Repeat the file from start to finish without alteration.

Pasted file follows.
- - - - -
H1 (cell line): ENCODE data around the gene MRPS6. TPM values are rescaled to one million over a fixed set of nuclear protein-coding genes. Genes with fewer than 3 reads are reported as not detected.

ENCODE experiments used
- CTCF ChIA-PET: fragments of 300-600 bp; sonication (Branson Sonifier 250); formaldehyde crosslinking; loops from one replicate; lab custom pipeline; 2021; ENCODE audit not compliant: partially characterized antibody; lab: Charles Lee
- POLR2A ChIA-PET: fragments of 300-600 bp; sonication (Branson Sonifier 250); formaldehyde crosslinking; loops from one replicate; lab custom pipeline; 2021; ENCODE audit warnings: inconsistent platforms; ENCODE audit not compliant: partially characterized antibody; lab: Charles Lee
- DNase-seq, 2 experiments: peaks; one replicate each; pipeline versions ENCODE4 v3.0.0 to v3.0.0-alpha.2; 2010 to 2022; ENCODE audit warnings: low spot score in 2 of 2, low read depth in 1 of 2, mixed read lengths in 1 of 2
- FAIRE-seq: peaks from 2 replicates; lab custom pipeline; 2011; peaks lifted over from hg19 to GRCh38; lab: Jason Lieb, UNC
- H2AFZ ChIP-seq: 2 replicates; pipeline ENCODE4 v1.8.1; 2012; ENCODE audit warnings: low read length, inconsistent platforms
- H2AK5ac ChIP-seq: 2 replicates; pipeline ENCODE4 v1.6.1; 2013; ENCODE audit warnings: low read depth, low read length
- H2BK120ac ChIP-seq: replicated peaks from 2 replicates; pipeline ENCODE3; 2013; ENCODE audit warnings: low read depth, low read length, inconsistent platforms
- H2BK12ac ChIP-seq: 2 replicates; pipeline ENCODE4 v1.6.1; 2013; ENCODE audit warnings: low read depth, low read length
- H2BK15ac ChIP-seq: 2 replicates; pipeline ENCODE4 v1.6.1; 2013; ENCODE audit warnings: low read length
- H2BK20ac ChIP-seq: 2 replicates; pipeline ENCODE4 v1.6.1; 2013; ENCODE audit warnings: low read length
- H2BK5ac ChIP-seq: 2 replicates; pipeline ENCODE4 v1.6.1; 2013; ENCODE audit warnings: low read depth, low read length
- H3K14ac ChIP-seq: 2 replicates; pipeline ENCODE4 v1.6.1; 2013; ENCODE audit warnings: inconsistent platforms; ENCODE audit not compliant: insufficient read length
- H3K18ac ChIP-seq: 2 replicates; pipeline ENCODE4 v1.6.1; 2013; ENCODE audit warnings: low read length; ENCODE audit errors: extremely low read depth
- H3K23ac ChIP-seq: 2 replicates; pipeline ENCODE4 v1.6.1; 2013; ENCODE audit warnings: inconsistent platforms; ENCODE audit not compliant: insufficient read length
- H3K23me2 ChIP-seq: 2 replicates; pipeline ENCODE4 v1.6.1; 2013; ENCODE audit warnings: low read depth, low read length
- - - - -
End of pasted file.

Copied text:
H1 (cell line): ENCODE data around the gene MRPS6. TPM values are rescaled to one million over a fixed set of nuclear protein-coding genes. Genes with fewer than 3 reads are reported as not detected.

ENCODE experiments used
- CTCF ChIA-PET: fragments of 300-600 bp; sonication (Branson Sonifier 250); formaldehyde crosslinking; loops from one replicate; lab custom pipeline; 2021; ENCODE audit not compliant: partially characterized antibody; lab: Charles Lee
- POLR2A ChIA-PET: fragments of 300-600 bp; sonication (Branson Sonifier 250); formaldehyde crosslinking; loops from one replicate; lab custom pipeline; 2021; ENCODE audit warnings: inconsistent platforms; ENCODE audit not compliant: partially characterized antibody; lab: Charles Lee
- DNase-seq, 2 experiments: peaks; one replicate each; pipeline versions ENCODE4 v3.0.0 to v3.0.0-alpha.2; 2010 to 2022; ENCODE audit warnings: low spot score in 2 of 2, low read depth in 1 of 2, mixed read lengths in 1 of 2
- FAIRE-seq: peaks from 2 replicates; lab custom pipeline; 2011; peaks lifted over from hg19 to GRCh38; lab: Jason Lieb, UNC
- H2AFZ ChIP-seq: 2 replicates; pipeline ENCODE4 v1.8.1; 2012; ENCODE audit warnings: low read length, inconsistent platforms
- H2AK5ac ChIP-seq: 2 replicates; pipeline ENCODE4 v1.6.1; 2013; ENCODE audit warnings: low read depth, low read length
- H2BK120ac ChIP-seq: replicated peaks from 2 replicates; pipeline ENCODE3; 2013; ENCODE audit warnings: low read depth, low read length, inconsistent platforms
- H2BK12ac ChIP-seq: 2 replicates; pipeline ENCODE4 v1.6.1; 2013; ENCODE audit warnings: low read depth, low read length
- H2BK15ac ChIP-seq: 2 replicates; pipeline ENCODE4 v1.6.1; 2013; ENCODE audit warnings: low read length
- H2BK20ac ChIP-seq: 2 replicates; pipeline ENCODE4 v1.6.1; 2013; ENCODE audit warnings: low read length
- H2BK5ac ChIP-seq: 2 replicates; pipeline ENCODE4 v1.6.1; 2013; ENCODE audit warnings: low read depth, low read length
- H3K14ac ChIP-seq: 2 replicates; pipeline ENCODE4 v1.6.1; 2013; ENCODE audit warnings: inconsistent platforms; ENCODE audit not compliant: insufficient read length
- H3K18ac ChIP-seq: 2 replicates; pipeline ENCODE4 v1.6.1; 2013; ENCODE audit warnings: low read length; ENCODE audit errors: extremely low read depth
- H3K23ac ChIP-seq: 2 replicates; pipeline ENCODE4 v1.6.1; 2013; ENCODE audit warnings: inconsistent platforms; ENCODE audit not compliant: insufficient read length
- H3K23me2 ChIP-seq: 2 replicates; pipeline ENCODE4 v1.6.1; 2013; ENCODE audit warnings: low read depth, low read length